Tales of Graces f
Tales of Graces f follows the story of Asbel, his childhood friends,
and a mysterious amnesiac girl he found on a hill near his hometown. You
begin the game as a child, and after a terrible incident which will
remain vague in the interest of avoiding spoilers, Asbel jumps forward
seven years to pick up the story as a young adult, living with his
choices. It’s this jump forward in time where the story begins to get
interesting, but it takes about eight monotonous hours of gameplay to
Thankfully, the story never becomes a journey to collect seven parts of a crystal to defeat an evil monster or anything like that. Later in the game it even begins to dip heavily into science fiction. I wasn’t expecting this, but I happily accepted it.
The world feels small compared to other RPGs, which is both a blessing and a burden. On one hand, there are plenty of opportunities to learn and appreciate the world and its fictional cultures. On the other hand, you are visiting the same locations frequently to perform simple tasks that involve no more than talking to specific people.
The combat feels similar to other Tales titles with its lock-on mechanic that limits 3D movement. You have your standard base attack, but mostly you will use special attacks that are activated by holding the left stick in a certain direction and pressing a face button. Graces is all about identifying enemy weaknesses and exploiting them. You can easily check what enemies are weakest against, and even change your special attacks mid-battle to compensate if needed. You do have some limited options in controlling your partners – for example, the ability to set a character to focus exclusively on healing abilities – but for the most part they work on their own.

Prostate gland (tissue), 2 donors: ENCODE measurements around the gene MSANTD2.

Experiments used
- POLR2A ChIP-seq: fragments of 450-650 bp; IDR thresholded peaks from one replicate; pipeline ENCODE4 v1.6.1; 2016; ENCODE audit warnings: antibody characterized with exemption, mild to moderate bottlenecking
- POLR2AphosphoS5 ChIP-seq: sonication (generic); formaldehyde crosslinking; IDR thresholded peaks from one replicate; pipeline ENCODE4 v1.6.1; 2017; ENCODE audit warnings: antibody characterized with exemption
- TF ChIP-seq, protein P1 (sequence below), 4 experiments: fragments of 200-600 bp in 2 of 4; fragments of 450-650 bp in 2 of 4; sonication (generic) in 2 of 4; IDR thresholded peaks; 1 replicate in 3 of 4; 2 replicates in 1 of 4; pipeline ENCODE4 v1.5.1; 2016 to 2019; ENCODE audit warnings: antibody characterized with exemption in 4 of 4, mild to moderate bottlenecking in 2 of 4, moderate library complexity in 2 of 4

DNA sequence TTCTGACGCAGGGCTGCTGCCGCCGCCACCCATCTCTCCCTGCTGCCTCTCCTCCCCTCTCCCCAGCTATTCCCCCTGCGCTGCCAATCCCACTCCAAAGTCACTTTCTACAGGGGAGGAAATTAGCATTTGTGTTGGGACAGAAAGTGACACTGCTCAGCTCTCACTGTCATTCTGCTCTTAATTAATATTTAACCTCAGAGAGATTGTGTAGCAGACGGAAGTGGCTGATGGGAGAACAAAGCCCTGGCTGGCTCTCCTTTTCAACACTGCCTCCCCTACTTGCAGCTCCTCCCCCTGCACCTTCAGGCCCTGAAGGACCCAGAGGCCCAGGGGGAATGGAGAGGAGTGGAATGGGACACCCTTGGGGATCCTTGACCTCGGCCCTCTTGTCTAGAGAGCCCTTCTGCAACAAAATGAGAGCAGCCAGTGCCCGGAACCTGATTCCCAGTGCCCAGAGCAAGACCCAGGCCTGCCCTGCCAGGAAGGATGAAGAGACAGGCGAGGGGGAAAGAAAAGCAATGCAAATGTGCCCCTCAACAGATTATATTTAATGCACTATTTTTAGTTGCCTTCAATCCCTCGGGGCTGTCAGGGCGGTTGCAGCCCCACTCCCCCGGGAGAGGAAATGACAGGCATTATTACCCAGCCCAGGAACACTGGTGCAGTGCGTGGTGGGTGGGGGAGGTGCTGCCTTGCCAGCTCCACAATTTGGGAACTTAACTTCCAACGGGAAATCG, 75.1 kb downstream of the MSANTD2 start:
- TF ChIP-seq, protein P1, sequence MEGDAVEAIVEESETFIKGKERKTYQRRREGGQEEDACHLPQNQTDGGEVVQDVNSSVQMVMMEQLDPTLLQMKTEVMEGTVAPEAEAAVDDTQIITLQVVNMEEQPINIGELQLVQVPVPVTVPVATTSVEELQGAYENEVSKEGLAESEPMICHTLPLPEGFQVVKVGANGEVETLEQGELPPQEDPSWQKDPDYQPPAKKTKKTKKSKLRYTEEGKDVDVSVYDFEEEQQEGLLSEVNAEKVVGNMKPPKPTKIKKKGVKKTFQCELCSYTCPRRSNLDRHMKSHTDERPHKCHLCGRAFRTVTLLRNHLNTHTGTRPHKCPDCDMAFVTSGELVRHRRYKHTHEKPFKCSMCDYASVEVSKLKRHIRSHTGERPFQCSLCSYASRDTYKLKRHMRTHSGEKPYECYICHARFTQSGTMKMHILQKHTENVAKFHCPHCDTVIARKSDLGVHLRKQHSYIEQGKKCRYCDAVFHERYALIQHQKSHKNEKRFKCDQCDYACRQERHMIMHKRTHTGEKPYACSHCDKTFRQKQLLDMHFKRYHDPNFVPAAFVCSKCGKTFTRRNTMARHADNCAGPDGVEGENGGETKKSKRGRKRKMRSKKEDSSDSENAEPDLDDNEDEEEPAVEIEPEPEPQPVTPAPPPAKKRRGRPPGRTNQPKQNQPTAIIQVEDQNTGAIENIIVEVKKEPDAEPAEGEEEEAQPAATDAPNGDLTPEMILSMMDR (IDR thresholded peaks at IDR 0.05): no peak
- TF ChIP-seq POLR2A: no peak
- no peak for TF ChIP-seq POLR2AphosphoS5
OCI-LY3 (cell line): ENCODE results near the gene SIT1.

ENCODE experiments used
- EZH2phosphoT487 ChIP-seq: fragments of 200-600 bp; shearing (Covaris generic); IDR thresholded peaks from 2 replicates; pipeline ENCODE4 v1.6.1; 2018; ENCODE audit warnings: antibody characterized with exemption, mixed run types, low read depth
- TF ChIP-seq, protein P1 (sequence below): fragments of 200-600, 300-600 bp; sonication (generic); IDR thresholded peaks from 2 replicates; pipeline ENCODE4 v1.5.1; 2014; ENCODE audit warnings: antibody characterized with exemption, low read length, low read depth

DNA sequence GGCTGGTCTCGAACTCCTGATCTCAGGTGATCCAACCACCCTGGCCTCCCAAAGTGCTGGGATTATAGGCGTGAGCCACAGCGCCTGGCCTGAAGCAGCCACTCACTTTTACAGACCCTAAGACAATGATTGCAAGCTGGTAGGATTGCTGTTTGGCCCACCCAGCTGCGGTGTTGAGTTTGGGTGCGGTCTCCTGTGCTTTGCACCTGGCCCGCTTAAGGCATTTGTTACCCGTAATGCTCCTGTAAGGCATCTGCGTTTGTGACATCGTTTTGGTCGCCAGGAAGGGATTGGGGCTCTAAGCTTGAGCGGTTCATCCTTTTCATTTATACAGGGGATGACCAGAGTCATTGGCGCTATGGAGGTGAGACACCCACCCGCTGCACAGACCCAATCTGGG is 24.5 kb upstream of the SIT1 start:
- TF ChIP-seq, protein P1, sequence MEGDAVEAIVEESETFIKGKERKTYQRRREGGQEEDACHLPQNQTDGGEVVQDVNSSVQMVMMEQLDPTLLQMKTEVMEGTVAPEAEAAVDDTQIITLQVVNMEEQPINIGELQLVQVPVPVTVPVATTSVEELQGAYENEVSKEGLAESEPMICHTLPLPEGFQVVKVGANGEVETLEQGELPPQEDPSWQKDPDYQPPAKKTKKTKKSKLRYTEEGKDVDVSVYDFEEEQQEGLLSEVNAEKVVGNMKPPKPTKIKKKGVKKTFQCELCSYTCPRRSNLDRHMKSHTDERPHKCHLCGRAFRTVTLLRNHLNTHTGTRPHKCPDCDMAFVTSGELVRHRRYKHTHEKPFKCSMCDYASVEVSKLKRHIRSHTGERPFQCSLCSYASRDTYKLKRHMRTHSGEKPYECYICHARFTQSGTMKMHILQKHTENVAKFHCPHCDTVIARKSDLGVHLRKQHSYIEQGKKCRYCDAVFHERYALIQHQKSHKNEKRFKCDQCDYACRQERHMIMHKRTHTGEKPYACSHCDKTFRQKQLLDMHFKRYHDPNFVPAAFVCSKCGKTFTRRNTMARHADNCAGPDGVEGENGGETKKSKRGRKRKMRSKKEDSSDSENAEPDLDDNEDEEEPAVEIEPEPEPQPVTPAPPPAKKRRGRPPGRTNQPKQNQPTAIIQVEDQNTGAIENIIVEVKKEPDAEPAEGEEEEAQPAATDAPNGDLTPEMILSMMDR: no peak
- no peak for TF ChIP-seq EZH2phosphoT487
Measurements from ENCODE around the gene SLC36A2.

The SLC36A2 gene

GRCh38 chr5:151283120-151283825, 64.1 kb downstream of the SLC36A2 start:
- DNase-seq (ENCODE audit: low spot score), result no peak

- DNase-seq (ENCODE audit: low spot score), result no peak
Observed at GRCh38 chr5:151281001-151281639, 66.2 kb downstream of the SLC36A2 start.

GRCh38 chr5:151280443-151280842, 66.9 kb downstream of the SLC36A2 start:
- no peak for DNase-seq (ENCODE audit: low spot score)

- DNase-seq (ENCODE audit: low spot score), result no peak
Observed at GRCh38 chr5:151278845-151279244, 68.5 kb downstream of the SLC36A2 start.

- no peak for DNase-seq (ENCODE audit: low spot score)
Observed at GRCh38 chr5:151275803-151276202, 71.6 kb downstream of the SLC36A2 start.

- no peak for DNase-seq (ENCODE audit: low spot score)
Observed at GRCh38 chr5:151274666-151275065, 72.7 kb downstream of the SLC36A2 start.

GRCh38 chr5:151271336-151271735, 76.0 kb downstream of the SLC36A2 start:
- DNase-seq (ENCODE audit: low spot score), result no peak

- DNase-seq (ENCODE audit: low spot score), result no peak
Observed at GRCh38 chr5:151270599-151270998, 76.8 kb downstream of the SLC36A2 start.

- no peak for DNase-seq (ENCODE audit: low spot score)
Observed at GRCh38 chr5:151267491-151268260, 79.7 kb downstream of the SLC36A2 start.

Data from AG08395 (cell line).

Along with the standard equipment and weapon collection RPG tropes, you can also gather hundreds of titles for all of the characters. These titles offer assorted bonuses and sometimes even new attacks that can be unlocked over time as they are equipped. You can deal with the titles manually or, thankfully, have the game intermittently change them out for you.
Like many Japanese RPGs, Tales of Grace f takes 10-15 hours before it starts getting good. It moves slowly and never reaches a level of pacing beyond walking from point A to B. I found myself snapping my fingers at the screen telling these people to move it along while they explained the meaning of friendship and how much they care about each other with melodramatic dialogue. I like these characters, and I can sympathize with their plight, but there is never a sense of urgency in their mission.
There is something here for you if you’re willing to stick it out, but you have to commit without rolling your eyes at all the melodrama to truly appreciate it.
Long-winded explanations of the meaning of friendship, amnesiacs, and rampant melodrama are all that await you on the world of Efinea.